Selective soldering and wave soldering are two techniques used for soldering electronic printed circuit board assemblies. While both methods attach components by flowing molten solder onto joints, there are important distinctions between these widespread soldering processes.
This article provides an overview of how selective and wave soldering work, key differences, applications where each excels, equipment considerations, and factors guiding process selection for an electronics assembly line.
Printed Circuit Board Soldering
Attaching components to PCBs requires depositing melted solder alloys onto metallic joint surfaces to form both mechanical and electrical connections. This soldering process happens in assembly operations like:
Through-hole Parts – Components with wire leads inserted through holes in the board must be soldered on the opposite side to form a joint.
Connectors and Pins – Mated connectors aligned to boards as well as pins inserted into plated through-holes rely on soldering for permanent attachment.
Reflows – Secondary rework requires re-melting existing solder joints to install new components or replace damaged parts.
Various soldering methods exist to handle this broad range of printed circuit board assembly soldering requirements.
Wave Soldering Overview
Wave soldering is a bulk process suitable for soldering most through-hole PCB components. Key characteristics include:
- Conveyor Transport – Boards progress on a conveyor through cleaning, fluxing, preheating, soldering, and cooling zones in an in-line assembly sequence.
- Solder Wave – Molten solder is pumped from a reservoir through a nozzle forming a standing wave. Bottom board surface passes over this wave.
- Non-Selective – All exposed metallic surfaces on the underside contact the wave depositing solder globally across the board footprint.
- High Throughput – Continuous in-line processing supports high volume production. Capable of over 15,000 components per hour.
- Mature Technology – Wave soldering is a proven process used in electronics for over 50 years. High reliability achieved through process control.
Wave solder systems efficiently solder both plated through-hole and surface mount bottom-side terminations in a single pass.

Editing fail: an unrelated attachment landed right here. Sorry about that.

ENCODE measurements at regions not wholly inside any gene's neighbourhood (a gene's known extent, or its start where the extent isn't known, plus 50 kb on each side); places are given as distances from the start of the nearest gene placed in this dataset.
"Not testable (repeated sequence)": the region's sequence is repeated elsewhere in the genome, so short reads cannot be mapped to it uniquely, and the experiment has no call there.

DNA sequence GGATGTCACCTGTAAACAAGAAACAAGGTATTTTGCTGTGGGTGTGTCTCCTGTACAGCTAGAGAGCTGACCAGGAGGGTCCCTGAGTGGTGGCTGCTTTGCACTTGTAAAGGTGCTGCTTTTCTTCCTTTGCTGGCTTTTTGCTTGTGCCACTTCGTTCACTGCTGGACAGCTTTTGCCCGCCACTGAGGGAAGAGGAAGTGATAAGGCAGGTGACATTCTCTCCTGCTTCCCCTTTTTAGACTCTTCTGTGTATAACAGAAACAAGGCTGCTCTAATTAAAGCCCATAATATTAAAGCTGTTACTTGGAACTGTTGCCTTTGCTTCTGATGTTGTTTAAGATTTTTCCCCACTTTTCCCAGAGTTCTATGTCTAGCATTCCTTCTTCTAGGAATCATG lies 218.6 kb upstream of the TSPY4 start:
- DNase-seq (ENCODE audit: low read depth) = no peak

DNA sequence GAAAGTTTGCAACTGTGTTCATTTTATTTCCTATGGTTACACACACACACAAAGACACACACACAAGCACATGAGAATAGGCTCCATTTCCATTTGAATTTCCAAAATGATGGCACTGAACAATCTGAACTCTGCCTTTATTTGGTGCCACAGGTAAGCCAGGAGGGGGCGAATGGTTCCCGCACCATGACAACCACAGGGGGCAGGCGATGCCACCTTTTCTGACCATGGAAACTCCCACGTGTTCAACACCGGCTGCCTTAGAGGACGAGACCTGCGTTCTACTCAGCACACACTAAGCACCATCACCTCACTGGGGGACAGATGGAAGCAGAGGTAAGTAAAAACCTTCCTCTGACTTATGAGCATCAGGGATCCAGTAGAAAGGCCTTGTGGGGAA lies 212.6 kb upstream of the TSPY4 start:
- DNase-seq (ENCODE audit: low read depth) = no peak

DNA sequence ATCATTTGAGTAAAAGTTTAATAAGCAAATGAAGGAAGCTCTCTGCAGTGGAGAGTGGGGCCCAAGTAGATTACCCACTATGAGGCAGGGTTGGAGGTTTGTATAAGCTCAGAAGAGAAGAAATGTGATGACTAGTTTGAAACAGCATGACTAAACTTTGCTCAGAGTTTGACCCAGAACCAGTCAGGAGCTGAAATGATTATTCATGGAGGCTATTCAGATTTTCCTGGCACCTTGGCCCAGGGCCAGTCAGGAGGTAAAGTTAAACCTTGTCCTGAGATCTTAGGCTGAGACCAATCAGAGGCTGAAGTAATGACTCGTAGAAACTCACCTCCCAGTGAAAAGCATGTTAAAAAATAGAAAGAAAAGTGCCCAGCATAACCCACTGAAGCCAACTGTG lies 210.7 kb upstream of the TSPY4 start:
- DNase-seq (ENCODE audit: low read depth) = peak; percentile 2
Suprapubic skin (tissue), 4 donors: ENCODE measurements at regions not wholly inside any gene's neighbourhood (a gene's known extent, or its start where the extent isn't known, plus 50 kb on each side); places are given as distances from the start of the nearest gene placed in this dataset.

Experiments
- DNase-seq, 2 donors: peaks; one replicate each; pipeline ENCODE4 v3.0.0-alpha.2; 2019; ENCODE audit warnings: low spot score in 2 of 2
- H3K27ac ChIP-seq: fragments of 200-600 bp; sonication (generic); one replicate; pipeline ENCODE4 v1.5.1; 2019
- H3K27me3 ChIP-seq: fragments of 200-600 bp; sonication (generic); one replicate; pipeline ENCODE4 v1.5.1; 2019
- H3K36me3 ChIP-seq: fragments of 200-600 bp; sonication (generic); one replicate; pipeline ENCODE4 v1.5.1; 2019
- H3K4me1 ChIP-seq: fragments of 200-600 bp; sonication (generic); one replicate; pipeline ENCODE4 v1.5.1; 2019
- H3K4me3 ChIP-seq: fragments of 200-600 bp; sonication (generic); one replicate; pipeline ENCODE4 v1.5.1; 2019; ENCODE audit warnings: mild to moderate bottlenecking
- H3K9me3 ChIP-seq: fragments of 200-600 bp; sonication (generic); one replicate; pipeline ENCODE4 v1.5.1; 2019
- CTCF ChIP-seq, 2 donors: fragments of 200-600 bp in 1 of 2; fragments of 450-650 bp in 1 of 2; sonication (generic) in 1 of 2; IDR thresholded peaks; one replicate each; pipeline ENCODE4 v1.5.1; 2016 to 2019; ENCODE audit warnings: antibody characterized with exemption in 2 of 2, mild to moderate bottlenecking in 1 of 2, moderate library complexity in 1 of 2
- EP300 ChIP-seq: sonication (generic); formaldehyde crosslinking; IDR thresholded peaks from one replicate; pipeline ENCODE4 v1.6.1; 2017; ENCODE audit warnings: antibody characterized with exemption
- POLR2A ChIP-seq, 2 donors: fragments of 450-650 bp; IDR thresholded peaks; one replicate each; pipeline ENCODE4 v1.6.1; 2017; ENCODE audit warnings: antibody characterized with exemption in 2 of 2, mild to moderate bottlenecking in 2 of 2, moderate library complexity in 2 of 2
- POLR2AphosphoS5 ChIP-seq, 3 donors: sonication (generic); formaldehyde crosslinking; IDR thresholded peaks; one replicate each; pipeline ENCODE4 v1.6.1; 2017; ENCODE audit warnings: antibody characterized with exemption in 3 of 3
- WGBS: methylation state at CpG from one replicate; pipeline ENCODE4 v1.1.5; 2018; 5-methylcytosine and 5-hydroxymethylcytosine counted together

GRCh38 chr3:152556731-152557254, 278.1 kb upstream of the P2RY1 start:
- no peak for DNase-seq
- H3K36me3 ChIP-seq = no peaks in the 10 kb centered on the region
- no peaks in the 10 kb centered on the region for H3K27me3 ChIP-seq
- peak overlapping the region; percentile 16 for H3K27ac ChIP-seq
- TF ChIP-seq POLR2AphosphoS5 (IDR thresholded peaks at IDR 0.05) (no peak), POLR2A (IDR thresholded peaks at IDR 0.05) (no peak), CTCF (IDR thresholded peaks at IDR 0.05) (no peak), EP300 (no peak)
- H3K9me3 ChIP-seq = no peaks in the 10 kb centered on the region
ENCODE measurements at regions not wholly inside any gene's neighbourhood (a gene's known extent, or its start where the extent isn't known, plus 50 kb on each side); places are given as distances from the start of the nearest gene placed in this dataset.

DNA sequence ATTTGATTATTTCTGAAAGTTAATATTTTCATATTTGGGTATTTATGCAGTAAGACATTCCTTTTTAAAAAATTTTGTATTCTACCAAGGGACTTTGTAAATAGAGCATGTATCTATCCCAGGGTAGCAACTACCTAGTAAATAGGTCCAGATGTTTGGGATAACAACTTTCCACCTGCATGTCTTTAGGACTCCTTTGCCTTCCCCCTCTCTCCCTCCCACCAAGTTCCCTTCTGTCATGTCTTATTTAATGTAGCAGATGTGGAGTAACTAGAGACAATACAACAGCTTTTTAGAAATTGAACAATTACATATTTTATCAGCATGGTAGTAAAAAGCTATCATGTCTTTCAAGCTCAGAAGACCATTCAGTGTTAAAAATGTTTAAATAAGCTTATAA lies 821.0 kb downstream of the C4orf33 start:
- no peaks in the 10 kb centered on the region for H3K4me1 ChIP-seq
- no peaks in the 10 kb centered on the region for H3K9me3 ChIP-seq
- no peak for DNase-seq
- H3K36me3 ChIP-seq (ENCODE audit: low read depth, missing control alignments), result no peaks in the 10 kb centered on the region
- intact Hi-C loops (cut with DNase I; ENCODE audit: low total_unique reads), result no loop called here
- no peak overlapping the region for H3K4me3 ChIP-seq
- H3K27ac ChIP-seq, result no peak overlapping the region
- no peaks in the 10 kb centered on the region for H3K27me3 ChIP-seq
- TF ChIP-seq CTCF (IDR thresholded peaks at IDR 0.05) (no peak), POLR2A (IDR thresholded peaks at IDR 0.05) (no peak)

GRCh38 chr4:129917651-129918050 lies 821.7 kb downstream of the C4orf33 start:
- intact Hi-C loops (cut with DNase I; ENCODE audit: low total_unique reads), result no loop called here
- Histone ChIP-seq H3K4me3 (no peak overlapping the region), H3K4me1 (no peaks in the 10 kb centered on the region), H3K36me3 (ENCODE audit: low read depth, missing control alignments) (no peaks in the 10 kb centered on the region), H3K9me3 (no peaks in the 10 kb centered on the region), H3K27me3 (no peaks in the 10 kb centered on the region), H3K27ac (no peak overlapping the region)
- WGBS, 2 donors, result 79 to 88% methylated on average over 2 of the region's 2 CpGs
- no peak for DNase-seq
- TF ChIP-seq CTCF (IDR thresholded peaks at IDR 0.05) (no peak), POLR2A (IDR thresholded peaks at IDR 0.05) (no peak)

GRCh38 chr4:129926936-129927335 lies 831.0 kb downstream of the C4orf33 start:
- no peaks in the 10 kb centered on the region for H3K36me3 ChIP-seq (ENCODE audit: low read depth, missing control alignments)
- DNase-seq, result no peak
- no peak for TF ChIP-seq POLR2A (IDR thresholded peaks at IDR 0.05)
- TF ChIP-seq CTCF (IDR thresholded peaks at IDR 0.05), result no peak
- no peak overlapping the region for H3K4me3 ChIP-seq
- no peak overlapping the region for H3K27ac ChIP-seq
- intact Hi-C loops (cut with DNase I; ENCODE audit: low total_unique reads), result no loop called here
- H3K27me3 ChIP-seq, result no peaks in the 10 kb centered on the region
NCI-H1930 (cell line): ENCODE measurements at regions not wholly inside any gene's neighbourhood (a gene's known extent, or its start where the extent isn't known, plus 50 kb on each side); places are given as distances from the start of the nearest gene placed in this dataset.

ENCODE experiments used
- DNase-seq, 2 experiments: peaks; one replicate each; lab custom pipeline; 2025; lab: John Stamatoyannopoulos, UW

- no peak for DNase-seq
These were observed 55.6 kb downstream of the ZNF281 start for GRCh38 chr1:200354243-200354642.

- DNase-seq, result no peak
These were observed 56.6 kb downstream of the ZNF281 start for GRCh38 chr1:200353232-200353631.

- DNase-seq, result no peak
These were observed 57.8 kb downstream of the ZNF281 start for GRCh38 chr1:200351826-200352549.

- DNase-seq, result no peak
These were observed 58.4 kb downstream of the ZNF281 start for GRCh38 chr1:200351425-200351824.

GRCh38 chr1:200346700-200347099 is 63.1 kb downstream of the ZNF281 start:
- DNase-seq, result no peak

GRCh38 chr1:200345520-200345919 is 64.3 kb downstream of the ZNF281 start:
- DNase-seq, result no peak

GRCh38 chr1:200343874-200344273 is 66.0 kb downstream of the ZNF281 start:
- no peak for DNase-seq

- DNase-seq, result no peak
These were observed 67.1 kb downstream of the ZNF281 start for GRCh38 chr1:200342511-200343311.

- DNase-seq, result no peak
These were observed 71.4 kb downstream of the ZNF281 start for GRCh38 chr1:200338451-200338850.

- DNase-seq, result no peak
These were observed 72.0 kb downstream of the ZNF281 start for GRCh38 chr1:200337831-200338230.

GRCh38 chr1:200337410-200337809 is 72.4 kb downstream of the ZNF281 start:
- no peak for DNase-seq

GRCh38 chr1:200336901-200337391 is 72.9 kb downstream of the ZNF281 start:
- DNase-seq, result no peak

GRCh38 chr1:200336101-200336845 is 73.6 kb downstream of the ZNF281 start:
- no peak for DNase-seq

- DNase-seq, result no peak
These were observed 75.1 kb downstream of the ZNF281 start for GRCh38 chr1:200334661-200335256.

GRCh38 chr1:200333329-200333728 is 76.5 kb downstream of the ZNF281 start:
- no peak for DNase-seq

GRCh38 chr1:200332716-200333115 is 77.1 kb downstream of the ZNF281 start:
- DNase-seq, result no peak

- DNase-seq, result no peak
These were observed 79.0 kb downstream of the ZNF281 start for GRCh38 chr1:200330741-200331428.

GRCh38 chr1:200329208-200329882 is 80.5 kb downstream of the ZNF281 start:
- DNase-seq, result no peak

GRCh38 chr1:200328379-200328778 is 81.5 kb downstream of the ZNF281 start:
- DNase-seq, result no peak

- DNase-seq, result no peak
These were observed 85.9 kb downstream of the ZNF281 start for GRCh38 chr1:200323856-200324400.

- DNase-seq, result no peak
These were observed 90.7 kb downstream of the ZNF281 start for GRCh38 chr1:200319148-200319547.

Selective Soldering Overview
Selective soldering is a targeted soldering approach applied only where needed on a PCB:
- Solder Jet Nozzle – A precision pump and nozzle dispenses a small volume of solder only onto specified joints. Nozzles come in various sizes and shapes.
- Localized Heating – Targeted infrared lamps or lasers preheat specific component areas requiring soldering minimizing thermal exposure for sensitive parts.
- Selective Control – Vision systems identify parts and joints. Robotic mechanisms position and align the board under the solder jet to selectively deposit onto intended wettable surfaces.
- High Mix – Selective system flexibility supports soldering a broad mix of through-hole and surface mount parts on the same board without setup changeover.
- Reduced Thermal Exposure – Localized preheat and soldering minimizes effects of process heat on temperature sensitive components.
Selective soldering provides a programmable, flexible alternative to wave solder with less process exposure for fragile boards.
Key Differences Between Wave and Selective Soldering
|Bulk process solders all exposed joints
|Programmable selective deposition only where needed
|Constant wave of molten solder
|Metered solder jet pulses
|Non-discriminating solder coverage
|Computer vision targeting of joints
|Entire board thermal exposure
|Localized preheating at components
|Limited to PTH parts on bottom side
|Solders PTH, pads, connectors on both sides
|High throughput for volume boards
|Flexible changeovers between small batches
|Mature process with lower equipment cost
|Advanced automation requires higher capex
Wave Soldering Applications
Some typical application examples where wave soldering excels:
- High Volume PTH Boards – Efficiently solders bottom-side plated through-holes on mass produced assemblies.
- Two Sided TH Boards – Flips board after first pass then run again to solder both sides.
- Multi-Wave Systems – Specialized nozzles allow soldering of boards over 12 inches long.
- Rework – Damaged boards can sometimes be salvaged by re-exposing to solder wave to reflow joints.
- Selective Coating – Mask areas enables soldering only portions of board.
- SMD and PTH Combinations – Wave deposits solder on bottom SMD parts during PTH soldering.
For broad soldering of high volume plated through-hole assemblies, wave solder provides a proven cost-effective process.
Selective Soldering Applications
Selective soldering is well suited for:
- Prototyping – Allows flexibility in soldering varied boards in low volume without extensive setup.
- High Mix Production – Easily switches between different assemblies unlike fixed in-line wave.
- Reflows – Capable of re-soldering joints, replacements, and repairs by targeted jet.